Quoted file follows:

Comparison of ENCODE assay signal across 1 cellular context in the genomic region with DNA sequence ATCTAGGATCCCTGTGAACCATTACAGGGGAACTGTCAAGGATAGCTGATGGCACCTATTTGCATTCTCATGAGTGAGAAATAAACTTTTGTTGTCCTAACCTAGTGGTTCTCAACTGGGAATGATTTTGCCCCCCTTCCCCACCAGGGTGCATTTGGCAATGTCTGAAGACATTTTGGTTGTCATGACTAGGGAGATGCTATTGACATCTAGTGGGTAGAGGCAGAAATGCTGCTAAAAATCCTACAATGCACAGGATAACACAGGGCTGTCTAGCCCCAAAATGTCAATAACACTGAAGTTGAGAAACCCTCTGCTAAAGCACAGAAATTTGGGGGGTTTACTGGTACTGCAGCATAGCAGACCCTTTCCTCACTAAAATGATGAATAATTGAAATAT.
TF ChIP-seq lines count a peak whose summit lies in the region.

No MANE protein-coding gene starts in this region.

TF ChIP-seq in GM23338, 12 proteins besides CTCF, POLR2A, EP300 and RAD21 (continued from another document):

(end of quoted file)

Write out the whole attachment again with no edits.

Comparison of ENCODE assay signal across 1 cellular context in the genomic region with DNA sequence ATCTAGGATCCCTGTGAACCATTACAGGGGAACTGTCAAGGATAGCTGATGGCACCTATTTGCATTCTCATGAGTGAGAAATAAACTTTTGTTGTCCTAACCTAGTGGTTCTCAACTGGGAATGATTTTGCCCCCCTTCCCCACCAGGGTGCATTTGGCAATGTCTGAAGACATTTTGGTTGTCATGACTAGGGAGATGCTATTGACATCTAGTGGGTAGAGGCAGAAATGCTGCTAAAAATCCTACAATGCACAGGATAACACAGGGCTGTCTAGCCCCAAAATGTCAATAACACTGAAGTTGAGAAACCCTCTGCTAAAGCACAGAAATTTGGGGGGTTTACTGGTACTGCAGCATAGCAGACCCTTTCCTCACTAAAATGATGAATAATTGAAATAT.
TF ChIP-seq lines count a peak whose summit lies in the region.

No MANE protein-coding gene starts in this region.

TF ChIP-seq in GM23338, 12 proteins besides CTCF, POLR2A, EP300 and RAD21 (continued from another document):